Knee > Osteochondral Defect > Treatments

   Cartilage Transplantation

Preparing for Surgery


The decisions you make and the actions you take before your surgery can be every bit as important as the procedure itself in ensuring a healthy recovery.

   Make sure you have received any equipment you will need when you get home from the hospital. This may include a knee brace, crutches, ice packs or coolers, or a continuous passive motion (CPM) machine. You should receive prescriptions for any of these from your doctor when your surgery is scheduled.

   Understand the potential risks and benefits of the surgery, and ask your surgeon any questions that will help you better understand the procedure. It can also help to talk to someone else who has undergone the same surgery.

   Any physical problems, such as a fever or infection, should be reported to your surgeon, and you should notify your surgeon of any medication you are taking.

   Discontinue use of any anti-inflammatory medicine, especially aspirin, a week prior to surgery, to prevent excessive bleeding during the surgical procedure.

   To reduce the risk of infection, try to refrain from smoking for at least a week before surgery.

   If possible, practice walking with your crutches in case you need to use them after surgery.

   Most insurance companies require a second opinion before agreeing to reimburse a patient for a surgical procedure. Getting a second opinion from a surgeon who is as qualified as the surgeon who gave the initial diagnosis is advisable in any case.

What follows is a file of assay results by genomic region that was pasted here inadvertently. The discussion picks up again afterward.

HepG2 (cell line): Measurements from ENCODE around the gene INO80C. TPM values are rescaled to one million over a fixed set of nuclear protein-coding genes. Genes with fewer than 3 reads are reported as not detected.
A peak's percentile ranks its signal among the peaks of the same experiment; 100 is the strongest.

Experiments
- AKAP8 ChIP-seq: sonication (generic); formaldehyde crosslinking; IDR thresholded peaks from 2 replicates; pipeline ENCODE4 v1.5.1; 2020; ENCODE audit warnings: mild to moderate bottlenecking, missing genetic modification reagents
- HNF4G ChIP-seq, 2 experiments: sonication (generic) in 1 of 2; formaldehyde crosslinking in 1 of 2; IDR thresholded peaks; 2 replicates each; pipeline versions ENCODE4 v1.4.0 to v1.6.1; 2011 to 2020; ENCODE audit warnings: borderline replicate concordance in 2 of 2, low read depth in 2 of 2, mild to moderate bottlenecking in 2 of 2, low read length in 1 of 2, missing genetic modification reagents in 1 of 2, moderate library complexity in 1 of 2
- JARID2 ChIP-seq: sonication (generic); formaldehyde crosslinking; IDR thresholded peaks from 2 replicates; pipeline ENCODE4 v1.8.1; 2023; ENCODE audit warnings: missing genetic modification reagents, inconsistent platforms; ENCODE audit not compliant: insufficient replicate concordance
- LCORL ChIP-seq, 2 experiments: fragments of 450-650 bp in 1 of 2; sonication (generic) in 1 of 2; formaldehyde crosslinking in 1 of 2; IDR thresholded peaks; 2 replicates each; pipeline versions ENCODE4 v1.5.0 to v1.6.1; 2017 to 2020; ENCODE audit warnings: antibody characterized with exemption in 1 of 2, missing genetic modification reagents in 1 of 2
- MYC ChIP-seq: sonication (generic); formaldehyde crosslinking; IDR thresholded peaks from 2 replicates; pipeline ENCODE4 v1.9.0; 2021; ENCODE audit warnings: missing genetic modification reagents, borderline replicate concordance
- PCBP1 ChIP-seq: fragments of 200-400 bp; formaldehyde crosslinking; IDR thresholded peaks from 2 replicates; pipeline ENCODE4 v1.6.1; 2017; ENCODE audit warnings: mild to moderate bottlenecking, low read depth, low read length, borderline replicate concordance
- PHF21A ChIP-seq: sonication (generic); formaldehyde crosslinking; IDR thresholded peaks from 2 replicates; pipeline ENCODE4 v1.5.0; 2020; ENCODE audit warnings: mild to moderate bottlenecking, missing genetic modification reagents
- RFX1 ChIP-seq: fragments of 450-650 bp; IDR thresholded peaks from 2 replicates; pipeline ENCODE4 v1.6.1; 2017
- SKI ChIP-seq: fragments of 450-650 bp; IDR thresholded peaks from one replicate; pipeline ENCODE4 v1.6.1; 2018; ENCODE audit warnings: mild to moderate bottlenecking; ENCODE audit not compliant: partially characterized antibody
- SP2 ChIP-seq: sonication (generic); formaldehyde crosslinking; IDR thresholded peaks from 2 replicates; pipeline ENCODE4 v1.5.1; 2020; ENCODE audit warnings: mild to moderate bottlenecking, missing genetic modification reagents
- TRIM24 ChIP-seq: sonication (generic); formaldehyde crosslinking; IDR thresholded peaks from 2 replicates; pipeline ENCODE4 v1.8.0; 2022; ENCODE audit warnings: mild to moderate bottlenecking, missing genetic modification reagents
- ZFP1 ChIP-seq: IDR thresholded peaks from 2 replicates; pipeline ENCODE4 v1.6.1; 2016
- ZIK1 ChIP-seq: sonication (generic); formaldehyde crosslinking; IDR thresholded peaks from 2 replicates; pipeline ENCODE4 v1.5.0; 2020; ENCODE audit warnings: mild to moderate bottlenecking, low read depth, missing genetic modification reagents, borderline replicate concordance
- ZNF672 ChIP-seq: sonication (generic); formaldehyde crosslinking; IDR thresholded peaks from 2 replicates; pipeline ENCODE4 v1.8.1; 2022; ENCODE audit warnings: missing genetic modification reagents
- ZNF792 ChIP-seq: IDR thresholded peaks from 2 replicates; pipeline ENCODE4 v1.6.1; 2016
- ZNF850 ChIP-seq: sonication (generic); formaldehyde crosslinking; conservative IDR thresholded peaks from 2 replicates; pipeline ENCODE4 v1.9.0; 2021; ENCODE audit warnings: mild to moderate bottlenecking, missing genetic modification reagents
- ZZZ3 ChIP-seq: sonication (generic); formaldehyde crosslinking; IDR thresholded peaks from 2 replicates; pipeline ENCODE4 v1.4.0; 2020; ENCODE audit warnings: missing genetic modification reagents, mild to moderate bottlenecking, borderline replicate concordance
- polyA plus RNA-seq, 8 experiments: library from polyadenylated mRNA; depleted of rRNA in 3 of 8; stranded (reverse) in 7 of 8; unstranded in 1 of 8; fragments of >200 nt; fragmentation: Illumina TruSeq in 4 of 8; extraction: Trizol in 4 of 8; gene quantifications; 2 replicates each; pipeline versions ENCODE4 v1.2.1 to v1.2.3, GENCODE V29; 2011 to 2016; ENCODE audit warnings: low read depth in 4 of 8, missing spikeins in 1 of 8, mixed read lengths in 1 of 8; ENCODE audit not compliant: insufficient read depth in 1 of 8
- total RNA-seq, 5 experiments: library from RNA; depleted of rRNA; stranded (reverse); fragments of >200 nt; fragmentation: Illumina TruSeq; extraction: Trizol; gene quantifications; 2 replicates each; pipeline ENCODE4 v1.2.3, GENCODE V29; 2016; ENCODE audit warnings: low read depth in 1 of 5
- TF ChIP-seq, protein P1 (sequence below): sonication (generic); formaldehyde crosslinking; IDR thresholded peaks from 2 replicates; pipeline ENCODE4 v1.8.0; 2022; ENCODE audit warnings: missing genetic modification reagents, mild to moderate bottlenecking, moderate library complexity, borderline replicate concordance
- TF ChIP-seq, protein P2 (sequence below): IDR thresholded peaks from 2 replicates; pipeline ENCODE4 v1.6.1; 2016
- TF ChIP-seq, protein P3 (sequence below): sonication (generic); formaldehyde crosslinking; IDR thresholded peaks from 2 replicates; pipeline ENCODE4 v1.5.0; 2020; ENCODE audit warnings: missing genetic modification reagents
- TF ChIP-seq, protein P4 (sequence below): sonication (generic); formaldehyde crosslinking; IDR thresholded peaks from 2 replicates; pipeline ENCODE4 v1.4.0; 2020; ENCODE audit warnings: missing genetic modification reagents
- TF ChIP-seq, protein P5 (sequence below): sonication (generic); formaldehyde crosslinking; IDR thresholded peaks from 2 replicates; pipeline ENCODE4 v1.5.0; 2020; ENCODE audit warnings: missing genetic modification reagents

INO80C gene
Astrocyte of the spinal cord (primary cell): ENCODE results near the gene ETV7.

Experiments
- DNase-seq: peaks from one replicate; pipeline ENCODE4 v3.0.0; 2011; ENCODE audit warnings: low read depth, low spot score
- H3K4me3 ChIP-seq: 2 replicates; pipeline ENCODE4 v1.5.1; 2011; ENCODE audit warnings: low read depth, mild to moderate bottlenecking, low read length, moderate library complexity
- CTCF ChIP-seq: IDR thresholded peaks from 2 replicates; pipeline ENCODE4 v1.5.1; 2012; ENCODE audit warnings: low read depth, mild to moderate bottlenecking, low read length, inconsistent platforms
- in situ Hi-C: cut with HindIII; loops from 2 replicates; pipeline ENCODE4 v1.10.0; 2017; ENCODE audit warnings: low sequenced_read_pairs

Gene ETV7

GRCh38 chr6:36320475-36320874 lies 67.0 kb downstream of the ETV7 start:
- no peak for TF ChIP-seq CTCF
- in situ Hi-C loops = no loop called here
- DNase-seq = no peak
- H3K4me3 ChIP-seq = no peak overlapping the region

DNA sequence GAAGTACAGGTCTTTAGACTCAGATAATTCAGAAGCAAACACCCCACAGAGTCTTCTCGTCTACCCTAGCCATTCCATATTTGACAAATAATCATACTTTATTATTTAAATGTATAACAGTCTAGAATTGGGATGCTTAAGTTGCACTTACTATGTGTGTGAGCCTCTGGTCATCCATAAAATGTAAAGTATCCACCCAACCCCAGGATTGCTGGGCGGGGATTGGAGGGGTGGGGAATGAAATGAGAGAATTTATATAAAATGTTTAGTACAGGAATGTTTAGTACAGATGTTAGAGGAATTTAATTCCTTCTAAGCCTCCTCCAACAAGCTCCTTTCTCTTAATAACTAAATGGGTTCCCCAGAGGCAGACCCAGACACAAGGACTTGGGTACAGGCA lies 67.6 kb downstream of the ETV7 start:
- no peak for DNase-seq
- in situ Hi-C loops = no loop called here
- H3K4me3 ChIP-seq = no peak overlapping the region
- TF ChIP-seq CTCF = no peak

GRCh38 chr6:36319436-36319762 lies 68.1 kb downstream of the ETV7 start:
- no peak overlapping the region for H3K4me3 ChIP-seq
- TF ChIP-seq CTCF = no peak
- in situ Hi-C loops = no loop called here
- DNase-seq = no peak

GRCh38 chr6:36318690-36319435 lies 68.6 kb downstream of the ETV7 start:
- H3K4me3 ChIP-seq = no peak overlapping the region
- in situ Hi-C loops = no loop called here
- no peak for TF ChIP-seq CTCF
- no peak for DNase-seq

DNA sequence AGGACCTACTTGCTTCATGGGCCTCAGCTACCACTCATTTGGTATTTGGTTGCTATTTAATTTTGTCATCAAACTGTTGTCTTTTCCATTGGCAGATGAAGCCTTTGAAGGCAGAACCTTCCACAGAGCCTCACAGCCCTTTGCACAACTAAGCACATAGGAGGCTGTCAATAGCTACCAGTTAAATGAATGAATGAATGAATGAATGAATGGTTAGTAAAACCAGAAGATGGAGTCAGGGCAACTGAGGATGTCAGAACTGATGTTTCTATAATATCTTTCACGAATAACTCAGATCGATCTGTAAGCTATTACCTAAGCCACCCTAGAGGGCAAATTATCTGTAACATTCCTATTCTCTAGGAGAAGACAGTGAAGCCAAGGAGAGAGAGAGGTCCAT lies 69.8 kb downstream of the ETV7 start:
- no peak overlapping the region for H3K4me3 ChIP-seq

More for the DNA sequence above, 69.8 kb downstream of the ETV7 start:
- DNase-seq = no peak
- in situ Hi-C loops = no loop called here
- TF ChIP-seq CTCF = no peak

Make sure the orthopedist performing the surgery is board-certified, which can be determined by calling the American Board of Orthopaedic Surgery at 919-929-7103.


   What to ask the doctor

   What to take to the hospital

Day of Surgery [top]

At most medical centers, you will go to "patient admissions" to check in for your cartilage transplant surgery. If your surgery is going to be inpatient, there may be a separate department, so be sure to ask your doctor. After you have checked in to the hospital or clinic, you will go to a holding area where the final preparations are made. The paperwork is completed and your knee area may be shaved (this is not always necessary). You will wear a hospital gown and remove all of your jewelry. You will meet the anesthesiologist or anesthetist (a nurse who has done graduate training to provide anesthesia under the supervision of an anesthesiologist). Then, you will walk or ride on a stretcher to the operating room. Most patients are not sedated until they go into the operating room. Here are some important steps to remember for the day of your surgery: